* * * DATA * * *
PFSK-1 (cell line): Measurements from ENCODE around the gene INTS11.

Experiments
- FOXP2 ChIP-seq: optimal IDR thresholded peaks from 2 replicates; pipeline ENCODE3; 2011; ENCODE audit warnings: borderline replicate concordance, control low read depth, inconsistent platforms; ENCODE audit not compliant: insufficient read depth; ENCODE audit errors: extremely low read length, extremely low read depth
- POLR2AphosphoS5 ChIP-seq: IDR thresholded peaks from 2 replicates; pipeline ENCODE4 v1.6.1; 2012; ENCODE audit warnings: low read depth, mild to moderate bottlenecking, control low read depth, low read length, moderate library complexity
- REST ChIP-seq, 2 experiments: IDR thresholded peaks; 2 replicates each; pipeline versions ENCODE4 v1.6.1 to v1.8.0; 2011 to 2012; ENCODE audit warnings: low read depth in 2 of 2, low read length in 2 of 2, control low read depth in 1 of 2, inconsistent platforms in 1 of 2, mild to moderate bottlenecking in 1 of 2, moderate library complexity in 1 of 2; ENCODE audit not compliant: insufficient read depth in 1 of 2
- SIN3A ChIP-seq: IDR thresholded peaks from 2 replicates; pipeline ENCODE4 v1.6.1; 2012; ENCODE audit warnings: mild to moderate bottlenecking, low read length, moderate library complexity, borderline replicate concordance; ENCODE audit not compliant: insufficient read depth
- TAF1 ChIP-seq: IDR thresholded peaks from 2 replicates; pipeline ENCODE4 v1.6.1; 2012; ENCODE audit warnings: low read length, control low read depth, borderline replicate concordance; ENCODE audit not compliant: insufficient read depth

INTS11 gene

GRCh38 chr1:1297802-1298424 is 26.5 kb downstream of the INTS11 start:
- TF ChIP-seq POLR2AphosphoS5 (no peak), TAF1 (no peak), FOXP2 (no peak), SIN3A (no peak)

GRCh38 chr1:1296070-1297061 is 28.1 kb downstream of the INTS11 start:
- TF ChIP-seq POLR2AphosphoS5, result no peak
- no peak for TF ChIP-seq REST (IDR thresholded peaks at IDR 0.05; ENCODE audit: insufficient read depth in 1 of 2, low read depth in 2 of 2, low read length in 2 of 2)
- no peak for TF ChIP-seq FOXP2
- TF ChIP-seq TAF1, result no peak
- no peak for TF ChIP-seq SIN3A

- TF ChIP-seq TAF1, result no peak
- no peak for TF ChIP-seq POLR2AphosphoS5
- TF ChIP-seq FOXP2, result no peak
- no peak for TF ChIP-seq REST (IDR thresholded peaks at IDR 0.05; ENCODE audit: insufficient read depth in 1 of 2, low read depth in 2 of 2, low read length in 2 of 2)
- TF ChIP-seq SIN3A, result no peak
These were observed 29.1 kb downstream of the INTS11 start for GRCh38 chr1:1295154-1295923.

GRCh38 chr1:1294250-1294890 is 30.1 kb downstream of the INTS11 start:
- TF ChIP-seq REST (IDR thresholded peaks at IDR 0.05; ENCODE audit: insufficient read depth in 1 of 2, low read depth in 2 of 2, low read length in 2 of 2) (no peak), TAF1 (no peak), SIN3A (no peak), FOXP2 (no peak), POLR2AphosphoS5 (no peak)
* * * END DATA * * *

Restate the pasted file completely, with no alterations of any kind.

PFSK-1 (cell line): Measurements from ENCODE around the gene INTS11.

Experiments
- FOXP2 ChIP-seq: optimal IDR thresholded peaks from 2 replicates; pipeline ENCODE3; 2011; ENCODE audit warnings: borderline replicate concordance, control low read depth, inconsistent platforms; ENCODE audit not compliant: insufficient read depth; ENCODE audit errors: extremely low read length, extremely low read depth
- POLR2AphosphoS5 ChIP-seq: IDR thresholded peaks from 2 replicates; pipeline ENCODE4 v1.6.1; 2012; ENCODE audit warnings: low read depth, mild to moderate bottlenecking, control low read depth, low read length, moderate library complexity
- REST ChIP-seq, 2 experiments: IDR thresholded peaks; 2 replicates each; pipeline versions ENCODE4 v1.6.1 to v1.8.0; 2011 to 2012; ENCODE audit warnings: low read depth in 2 of 2, low read length in 2 of 2, control low read depth in 1 of 2, inconsistent platforms in 1 of 2, mild to moderate bottlenecking in 1 of 2, moderate library complexity in 1 of 2; ENCODE audit not compliant: insufficient read depth in 1 of 2
- SIN3A ChIP-seq: IDR thresholded peaks from 2 replicates; pipeline ENCODE4 v1.6.1; 2012; ENCODE audit warnings: mild to moderate bottlenecking, low read length, moderate library complexity, borderline replicate concordance; ENCODE audit not compliant: insufficient read depth
- TAF1 ChIP-seq: IDR thresholded peaks from 2 replicates; pipeline ENCODE4 v1.6.1; 2012; ENCODE audit warnings: low read length, control low read depth, borderline replicate concordance; ENCODE audit not compliant: insufficient read depth

INTS11 gene

GRCh38 chr1:1297802-1298424 is 26.5 kb downstream of the INTS11 start:
- TF ChIP-seq POLR2AphosphoS5 (no peak), TAF1 (no peak), FOXP2 (no peak), SIN3A (no peak)

GRCh38 chr1:1296070-1297061 is 28.1 kb downstream of the INTS11 start:
- TF ChIP-seq POLR2AphosphoS5, result no peak
- no peak for TF ChIP-seq REST (IDR thresholded peaks at IDR 0.05; ENCODE audit: insufficient read depth in 1 of 2, low read depth in 2 of 2, low read length in 2 of 2)
- no peak for TF ChIP-seq FOXP2
- TF ChIP-seq TAF1, result no peak
- no peak for TF ChIP-seq SIN3A

- TF ChIP-seq TAF1, result no peak
- no peak for TF ChIP-seq POLR2AphosphoS5
- TF ChIP-seq FOXP2, result no peak
- no peak for TF ChIP-seq REST (IDR thresholded peaks at IDR 0.05; ENCODE audit: insufficient read depth in 1 of 2, low read depth in 2 of 2, low read length in 2 of 2)
- TF ChIP-seq SIN3A, result no peak
These were observed 29.1 kb downstream of the INTS11 start for GRCh38 chr1:1295154-1295923.

GRCh38 chr1:1294250-1294890 is 30.1 kb downstream of the INTS11 start:
- TF ChIP-seq REST (IDR thresholded peaks at IDR 0.05; ENCODE audit: insufficient read depth in 1 of 2, low read depth in 2 of 2, low read length in 2 of 2) (no peak), TAF1 (no peak), SIN3A (no peak), FOXP2 (no peak), POLR2AphosphoS5 (no peak)